His crossed arms answered her question before he spoke. Of course it was no. It would always be no. He opened his mouth. Spoke the one word.
“Why?” She felt her face redden. “You make me feel like a child.”
“I don’t make you feel anything.”
She met his eye. Crossed her own arms. “About time you figured that out.”
“Oh, I figured that out years ago, Deb. You make it obvious enough.”
“I do nothing of the sort.”
“Oh yeah?” He gave her that lazy smile, revealing the tiny chip on his front tooth. “You think I don’t see you looking around when you walk down the sidewalk, always three steps ahead of me?”
“You walk too slowly.”
“You would too, with one of these.” He uncrossed his arm and jabbed a thumb at his cane hooked on the back of his chair. He leaned forward. “You have no idea, Deb. None. What it’s like to be old.”
She grinned. “I don’t have to. And neither do you.” She looked out the window. “They say Malibu is nice.”
She whirled around. “Moving’s an adventure!”
“We don’t move. We run away. As soon as someone starts to question, we pack up. We can’t even see our own children, for God’s sake.”
“It upsets them.”
“Mrs. Dubinski asked me the other day why I married someone twice my age.”
“Did you tell her you’re my elder?”
She giggled. “Didn’t want to give her a heart attack.”
He allowed himself a smile. “This wasn’t the way I envisioned our marriage to be. You were supposed to heal the sick.”
“Aging is a completely preventable disease.”
“What happens if someone gets hold of these pills?”
“I only made two.” She held out her hand. “One is all it takes. I don’t want to be alone.”
The dog came up and nosed her in the crotch.
She swatted at him. “I hate your damn dog.”
Her eyes widened. “You mean it?”
He nodded. He tucked the pill into his cheek and made a show of swallowing.
She beamed. “Tomorrow, you’ll be good as new.”
He smiled back. “Malibu?”
She clapped her hands. “Malibu. Oh, I’ve got so much to do!” She ran from the room, humming softly.
He extracted the pill from his cheek. Fed it to the dog.
He woke to her screams. “You fed the pill to the damn dog, Frederick?”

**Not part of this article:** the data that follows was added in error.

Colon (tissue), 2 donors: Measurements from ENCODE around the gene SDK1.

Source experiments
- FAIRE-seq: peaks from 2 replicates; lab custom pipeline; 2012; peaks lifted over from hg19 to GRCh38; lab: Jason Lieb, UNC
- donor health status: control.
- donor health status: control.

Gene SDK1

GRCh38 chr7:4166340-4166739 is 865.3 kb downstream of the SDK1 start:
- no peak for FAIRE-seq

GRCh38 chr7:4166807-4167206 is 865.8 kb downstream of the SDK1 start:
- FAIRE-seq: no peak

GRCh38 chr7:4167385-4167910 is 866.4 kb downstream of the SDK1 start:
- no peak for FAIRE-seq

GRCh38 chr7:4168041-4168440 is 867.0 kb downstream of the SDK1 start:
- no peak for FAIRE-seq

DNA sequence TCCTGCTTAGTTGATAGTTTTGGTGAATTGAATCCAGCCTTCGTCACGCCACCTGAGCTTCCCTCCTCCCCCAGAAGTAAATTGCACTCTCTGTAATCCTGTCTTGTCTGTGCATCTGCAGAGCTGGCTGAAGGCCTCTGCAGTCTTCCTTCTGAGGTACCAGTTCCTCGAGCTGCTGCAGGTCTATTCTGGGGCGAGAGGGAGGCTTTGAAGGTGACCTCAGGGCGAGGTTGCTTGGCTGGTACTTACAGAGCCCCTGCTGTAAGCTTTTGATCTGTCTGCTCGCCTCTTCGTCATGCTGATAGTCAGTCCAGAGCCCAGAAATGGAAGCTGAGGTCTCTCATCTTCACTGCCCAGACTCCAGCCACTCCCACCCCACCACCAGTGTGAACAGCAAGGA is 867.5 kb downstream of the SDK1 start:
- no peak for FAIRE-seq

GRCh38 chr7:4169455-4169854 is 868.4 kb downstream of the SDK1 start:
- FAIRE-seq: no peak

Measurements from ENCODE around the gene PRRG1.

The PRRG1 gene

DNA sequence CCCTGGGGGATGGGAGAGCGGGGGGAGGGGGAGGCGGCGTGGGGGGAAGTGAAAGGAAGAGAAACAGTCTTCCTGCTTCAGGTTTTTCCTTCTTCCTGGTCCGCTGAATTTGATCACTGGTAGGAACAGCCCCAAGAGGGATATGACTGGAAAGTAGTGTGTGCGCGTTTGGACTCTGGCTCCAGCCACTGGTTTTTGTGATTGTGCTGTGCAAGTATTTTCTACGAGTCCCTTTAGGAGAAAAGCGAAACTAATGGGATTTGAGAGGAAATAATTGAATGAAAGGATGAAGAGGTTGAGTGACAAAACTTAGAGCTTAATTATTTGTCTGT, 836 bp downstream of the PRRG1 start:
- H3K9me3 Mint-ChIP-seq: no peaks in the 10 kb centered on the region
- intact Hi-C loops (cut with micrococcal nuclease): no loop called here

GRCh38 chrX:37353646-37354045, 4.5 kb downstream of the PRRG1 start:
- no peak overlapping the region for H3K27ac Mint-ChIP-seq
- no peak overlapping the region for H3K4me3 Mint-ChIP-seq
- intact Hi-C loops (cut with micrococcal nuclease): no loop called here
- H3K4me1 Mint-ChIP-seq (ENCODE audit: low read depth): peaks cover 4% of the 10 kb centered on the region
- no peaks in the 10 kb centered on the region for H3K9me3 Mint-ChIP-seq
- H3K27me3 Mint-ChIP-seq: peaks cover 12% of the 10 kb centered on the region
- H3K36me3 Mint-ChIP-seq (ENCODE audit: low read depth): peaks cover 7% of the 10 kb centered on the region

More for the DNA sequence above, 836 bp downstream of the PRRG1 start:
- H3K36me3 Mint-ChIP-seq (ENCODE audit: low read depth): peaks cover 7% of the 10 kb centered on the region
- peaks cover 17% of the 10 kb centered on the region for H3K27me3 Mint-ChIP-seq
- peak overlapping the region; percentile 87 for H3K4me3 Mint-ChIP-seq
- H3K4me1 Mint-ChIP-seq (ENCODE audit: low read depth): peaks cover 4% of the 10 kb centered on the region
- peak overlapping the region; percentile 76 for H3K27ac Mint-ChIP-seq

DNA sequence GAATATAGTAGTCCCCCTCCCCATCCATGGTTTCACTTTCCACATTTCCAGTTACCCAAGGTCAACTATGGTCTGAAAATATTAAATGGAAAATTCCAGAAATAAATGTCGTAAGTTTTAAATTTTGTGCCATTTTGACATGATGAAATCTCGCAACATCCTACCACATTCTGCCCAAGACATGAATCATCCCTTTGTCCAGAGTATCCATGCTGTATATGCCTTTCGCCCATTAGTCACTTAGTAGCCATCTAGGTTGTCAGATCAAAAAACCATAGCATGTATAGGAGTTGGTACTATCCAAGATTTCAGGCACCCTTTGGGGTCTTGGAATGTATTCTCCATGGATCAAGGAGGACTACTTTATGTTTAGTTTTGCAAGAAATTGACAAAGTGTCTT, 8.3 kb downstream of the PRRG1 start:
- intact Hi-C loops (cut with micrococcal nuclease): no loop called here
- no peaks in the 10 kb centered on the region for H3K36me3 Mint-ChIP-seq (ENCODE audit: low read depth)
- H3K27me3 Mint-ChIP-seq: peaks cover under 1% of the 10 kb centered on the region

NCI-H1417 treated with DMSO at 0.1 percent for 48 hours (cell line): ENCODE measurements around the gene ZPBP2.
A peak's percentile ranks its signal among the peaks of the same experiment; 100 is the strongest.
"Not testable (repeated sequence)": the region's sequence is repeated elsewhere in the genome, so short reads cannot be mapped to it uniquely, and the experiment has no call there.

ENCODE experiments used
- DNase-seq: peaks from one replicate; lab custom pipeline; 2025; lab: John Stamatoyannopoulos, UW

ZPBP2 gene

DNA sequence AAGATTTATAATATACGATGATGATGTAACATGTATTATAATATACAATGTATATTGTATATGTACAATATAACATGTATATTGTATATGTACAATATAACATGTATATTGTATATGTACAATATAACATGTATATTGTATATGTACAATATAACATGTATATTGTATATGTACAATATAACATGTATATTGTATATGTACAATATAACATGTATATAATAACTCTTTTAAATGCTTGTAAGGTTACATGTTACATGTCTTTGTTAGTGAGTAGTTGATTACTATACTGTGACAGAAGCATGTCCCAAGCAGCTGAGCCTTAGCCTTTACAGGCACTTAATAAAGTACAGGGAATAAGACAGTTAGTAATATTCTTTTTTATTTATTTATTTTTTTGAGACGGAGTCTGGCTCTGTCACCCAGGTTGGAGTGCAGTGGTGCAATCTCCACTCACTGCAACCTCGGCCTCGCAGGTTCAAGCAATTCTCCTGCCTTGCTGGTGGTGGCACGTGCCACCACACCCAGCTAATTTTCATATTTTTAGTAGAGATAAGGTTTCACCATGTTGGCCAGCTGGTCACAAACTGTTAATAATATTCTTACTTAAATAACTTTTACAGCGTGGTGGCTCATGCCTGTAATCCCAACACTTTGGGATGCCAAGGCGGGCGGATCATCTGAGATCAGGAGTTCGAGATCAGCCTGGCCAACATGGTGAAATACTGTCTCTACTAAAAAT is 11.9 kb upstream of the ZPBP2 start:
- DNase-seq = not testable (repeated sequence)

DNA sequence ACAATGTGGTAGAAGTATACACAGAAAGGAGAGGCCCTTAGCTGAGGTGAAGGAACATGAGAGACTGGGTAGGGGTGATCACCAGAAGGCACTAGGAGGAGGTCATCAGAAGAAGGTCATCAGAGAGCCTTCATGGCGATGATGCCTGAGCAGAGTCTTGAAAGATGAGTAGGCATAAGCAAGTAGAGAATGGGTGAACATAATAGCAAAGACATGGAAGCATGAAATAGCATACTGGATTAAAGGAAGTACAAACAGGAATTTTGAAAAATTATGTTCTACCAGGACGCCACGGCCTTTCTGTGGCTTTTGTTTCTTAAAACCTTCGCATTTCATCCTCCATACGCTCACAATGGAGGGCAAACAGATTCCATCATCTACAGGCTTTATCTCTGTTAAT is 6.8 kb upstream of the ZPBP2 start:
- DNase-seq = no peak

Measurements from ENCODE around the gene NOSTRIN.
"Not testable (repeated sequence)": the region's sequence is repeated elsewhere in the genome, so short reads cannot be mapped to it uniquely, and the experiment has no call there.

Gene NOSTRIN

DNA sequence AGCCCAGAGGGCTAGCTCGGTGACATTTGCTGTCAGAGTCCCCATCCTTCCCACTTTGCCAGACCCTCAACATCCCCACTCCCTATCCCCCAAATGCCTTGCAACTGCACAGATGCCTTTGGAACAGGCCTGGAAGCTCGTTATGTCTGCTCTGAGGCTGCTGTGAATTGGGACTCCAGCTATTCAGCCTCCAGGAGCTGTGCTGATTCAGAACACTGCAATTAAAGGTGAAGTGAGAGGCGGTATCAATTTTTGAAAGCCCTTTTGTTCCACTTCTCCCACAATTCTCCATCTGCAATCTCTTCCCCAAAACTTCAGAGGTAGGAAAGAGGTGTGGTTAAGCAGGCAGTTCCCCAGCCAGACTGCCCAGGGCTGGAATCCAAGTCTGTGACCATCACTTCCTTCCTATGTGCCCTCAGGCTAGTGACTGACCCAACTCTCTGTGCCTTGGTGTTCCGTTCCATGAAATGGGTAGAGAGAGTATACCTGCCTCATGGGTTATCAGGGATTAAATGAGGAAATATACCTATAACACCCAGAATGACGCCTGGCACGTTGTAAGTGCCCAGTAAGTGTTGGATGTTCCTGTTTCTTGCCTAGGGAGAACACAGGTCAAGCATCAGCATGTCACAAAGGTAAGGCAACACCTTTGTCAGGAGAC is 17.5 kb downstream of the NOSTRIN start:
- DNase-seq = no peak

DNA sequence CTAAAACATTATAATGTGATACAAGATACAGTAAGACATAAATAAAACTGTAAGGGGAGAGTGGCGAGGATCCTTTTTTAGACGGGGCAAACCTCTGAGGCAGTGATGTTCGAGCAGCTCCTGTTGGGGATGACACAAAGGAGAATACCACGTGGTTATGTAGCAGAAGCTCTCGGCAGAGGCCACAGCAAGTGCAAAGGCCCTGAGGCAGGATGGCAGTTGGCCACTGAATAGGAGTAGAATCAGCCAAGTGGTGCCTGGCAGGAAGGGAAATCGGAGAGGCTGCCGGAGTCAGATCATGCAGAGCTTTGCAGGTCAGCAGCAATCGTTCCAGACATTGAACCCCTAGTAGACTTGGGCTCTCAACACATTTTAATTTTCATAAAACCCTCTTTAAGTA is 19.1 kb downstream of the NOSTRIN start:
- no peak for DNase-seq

He grinned. “Now you’ll never be alone.” He eased himself up, reached for his cane. “I want a divorce, Deb.” He rose and shuffled into the kitchen and picked up the telephone to call his children.
Darkness settles around me. The snow falls heavy and cold. I long for the white blanket Grandmother knitted years ago. People pass: people in fast cars coming home from work and heading into warm kitchens and soup bubbling upon the stove; people walking dogs that pause and sniff at me and occasionally even lift their legs. Occasionally someone slows and glances at me.
Mostly, I am ignored.
I am thin. I am faded. I am dull.
I remember how the children used to jump upon my ample lap, eyes shining. There was always enough room for all of them. They would spend hours with me, constructing ornate forts out of cushions and quilts or just curled up reading thick books, the cat always close at hand, stretching out lazily in the sunshine slanting through lace curtains.
We watched movies together, while the father read his newspaper, the dog parked beside me. The dog and I shared a secret: when everyone was out of the house, he, too, jumped upon my lap and curled up with me.
I remember listening to their games and their stories and their silliness.
All these years, I absorbed their spills and their tears and their stories.
And this is the thanks I get.
Someone slows. Pulls up to the curb. Stops.
A man and a woman get out of a pickup truck. “Look at that,” the woman says, shaking her head.
They go to either side of me. They take hold of me gently and lift me up. They carry me to the truck.
“That’s a real shame,” the woman says. “Throwing away a perfectly good couch.”
This was written in response to a prompt from Write On Edge prompt: This week, tell a piece of your story from the point of view of an object who bore witness.